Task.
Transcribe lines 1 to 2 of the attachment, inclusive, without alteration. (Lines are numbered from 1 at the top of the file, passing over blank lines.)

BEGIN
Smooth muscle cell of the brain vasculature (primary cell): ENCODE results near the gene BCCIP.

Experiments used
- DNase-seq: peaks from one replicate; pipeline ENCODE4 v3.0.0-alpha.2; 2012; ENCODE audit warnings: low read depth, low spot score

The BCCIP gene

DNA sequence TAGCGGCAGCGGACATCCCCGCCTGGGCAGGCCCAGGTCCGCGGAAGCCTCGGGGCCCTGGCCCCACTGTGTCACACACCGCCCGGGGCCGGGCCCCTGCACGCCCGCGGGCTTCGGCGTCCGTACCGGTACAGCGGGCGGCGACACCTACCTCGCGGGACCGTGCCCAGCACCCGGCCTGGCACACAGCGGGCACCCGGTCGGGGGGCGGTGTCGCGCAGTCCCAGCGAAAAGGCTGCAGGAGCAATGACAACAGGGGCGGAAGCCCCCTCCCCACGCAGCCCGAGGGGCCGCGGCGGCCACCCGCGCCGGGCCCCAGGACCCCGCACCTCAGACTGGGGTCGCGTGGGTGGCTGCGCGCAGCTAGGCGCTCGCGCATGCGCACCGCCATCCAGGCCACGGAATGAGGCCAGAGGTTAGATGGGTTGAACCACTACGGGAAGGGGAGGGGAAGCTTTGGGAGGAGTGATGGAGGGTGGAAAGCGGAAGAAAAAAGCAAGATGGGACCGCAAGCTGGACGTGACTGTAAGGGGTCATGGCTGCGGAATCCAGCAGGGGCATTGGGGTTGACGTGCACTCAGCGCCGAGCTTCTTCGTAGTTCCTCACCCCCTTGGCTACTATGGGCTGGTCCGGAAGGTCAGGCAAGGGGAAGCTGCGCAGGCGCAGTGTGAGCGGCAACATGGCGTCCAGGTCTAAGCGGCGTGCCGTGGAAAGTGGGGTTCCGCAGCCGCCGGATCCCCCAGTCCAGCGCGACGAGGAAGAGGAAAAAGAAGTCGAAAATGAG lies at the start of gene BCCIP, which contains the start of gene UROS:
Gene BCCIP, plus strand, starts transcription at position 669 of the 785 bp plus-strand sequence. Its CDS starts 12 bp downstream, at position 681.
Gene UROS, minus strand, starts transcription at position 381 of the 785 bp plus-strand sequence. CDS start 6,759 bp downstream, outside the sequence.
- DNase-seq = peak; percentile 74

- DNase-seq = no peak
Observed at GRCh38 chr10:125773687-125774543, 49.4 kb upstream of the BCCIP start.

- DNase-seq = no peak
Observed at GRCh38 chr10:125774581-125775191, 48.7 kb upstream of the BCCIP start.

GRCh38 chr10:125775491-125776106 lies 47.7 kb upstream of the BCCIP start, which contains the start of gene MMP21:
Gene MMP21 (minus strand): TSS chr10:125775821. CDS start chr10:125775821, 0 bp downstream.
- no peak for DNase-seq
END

Smooth muscle cell of the brain vasculature (primary cell): ENCODE results near the gene BCCIP.

Experiments used